[p. 13]

the Tydings-McDuffy Act. Its production for 1940- 1941 increased to 650 4743 piculs from a loan of 501,409 piculs for 1934-1935, the first crop which was [blurred word] by force of limitation, for which the planters alone were compensated with benefit payments for the destruction of their came in the field. The Don Pedro Central has consistently established a quality ratio of 2.00 or more piculs of sugar per ton of cane.

The aggregate investments of the central in machinery, railroad track and rolling stock, buildings, equipment and supplies, distillery, etc., up to the outbreak of the war in December, 1941 totaled ₱6,575,000.00, including ₱360,000.00 [unsure, blurred] worth of quota rights purchased. While the damage to the meal as a result of the war, which was placed at ₱231,000.00, weird relatively slight, the losses of the central due to its inability to male the 1941-1942 crop where placed at ₱2,700,000.00, consisting of its share of 214,000 tons of cane in the field, which was estimated to yield 452,000 piculs of sugar and 1,282,000 gallons of molasses.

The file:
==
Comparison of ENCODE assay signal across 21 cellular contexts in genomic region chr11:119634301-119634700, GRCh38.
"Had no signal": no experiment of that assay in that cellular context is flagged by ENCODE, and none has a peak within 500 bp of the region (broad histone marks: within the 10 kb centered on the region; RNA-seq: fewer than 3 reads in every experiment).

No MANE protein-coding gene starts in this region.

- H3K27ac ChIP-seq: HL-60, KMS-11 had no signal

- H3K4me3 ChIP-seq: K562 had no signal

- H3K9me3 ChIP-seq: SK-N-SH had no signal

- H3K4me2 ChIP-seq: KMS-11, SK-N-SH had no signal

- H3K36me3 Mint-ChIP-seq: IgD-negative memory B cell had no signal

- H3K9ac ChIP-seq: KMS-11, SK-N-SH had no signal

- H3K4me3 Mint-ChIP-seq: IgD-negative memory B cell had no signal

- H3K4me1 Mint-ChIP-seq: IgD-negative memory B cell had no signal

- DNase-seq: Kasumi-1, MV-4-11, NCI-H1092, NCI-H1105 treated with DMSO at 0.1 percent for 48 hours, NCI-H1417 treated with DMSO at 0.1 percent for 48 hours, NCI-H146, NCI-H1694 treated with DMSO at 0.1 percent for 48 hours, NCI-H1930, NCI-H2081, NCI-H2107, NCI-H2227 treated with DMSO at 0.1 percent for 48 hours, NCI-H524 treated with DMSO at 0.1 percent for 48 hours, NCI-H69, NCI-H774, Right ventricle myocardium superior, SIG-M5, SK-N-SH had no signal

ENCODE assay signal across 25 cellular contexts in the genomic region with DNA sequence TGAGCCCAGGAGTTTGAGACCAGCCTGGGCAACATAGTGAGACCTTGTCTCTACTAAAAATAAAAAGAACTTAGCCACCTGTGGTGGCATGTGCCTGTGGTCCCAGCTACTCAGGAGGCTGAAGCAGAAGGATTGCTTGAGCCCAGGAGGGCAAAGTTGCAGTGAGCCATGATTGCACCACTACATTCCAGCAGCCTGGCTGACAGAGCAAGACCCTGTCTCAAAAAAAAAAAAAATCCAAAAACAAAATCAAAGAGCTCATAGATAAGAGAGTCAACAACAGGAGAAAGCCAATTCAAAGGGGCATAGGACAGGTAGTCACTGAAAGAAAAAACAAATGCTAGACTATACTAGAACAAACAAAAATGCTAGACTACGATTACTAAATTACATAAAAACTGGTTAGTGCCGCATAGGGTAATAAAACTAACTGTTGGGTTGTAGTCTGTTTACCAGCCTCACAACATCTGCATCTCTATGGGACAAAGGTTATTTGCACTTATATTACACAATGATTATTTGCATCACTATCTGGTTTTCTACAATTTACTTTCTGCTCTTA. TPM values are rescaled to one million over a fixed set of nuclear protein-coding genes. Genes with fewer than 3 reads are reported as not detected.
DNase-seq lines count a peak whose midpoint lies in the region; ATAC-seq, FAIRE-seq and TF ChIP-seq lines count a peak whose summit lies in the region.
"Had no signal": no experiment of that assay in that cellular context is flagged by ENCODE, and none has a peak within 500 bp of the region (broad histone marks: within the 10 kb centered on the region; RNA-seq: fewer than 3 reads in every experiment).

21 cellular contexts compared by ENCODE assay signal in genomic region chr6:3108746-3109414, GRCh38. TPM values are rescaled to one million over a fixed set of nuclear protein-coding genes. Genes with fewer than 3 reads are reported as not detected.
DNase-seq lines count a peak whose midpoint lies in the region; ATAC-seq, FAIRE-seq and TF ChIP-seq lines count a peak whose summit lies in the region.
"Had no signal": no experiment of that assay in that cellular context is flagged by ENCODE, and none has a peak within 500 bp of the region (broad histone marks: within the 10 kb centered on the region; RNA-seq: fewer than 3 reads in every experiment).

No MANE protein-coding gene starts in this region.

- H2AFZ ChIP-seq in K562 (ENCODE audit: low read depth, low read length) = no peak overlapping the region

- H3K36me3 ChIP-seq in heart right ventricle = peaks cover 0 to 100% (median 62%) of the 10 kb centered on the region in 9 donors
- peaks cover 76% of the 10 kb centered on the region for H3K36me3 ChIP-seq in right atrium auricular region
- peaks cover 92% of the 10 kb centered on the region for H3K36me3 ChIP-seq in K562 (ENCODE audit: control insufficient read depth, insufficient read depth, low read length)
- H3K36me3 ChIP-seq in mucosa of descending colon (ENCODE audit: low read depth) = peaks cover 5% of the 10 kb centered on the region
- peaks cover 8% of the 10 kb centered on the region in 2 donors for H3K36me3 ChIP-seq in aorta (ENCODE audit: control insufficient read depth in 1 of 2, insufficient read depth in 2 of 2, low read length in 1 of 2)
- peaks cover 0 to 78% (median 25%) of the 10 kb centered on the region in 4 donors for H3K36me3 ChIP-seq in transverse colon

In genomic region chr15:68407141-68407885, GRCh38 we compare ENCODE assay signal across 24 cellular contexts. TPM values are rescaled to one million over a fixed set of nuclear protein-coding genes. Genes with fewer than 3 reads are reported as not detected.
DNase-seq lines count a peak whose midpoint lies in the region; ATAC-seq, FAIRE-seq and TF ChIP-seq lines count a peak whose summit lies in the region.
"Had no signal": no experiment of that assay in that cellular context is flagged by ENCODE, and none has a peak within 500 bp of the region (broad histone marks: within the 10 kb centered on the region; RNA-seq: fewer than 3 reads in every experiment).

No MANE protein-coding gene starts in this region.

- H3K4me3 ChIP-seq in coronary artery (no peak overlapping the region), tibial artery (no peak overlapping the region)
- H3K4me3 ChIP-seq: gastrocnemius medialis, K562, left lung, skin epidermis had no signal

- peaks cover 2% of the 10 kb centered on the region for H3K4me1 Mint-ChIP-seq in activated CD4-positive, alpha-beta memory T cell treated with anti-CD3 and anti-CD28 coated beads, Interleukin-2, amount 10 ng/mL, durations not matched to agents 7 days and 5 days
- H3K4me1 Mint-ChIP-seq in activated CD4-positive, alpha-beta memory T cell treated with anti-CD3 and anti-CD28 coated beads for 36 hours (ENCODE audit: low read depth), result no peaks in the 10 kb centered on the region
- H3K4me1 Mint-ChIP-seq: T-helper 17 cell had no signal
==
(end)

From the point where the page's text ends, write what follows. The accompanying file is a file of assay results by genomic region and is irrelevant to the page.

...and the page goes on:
The cost of reconstruction and additional investments in the central after the war to date is placed at ₱4,500,000.00. From its present daily capacity of 2,800 tons of cane, a plan has already been approved to increase it to 5.300 tons, by increasing the speed of the mill rollers through a change in the mill gear ratios, and speed off the mill engines by changing the fly wheels and installations of long range valve gears.

When it comes to [the] enhancement of the efficiency of the mill, the owners and operators of the central have spared neither efforts

[p. 14]

nor expense to make it so. Innumerable instances may be cited in support of this assertion, a recitation of a few of those will suffice: in [the] process of installation of an 8" C.E.P.I. For the electro-magnetical, anti-calcareous treatment of boiler water for the locomotives and factory boilers. The CEPI apparatus is electrically operated at 110 volts and 97 amperes.

For the first time, this current milling season, a new apparatus is going to be used, similar to the CEPI anti-calcareous apparatus, type VE, 110 volts and 97 amperes, and operates on an electro-magnetical breakage of mineral salts that cost incrustations in the tubes. As claimed by the manufacturer, S.A. Epuro of Belgium, this apparatus prevents scale deposits on heaters and evaporators. The apparatus has been installed between the heater pumps and the juice heaters.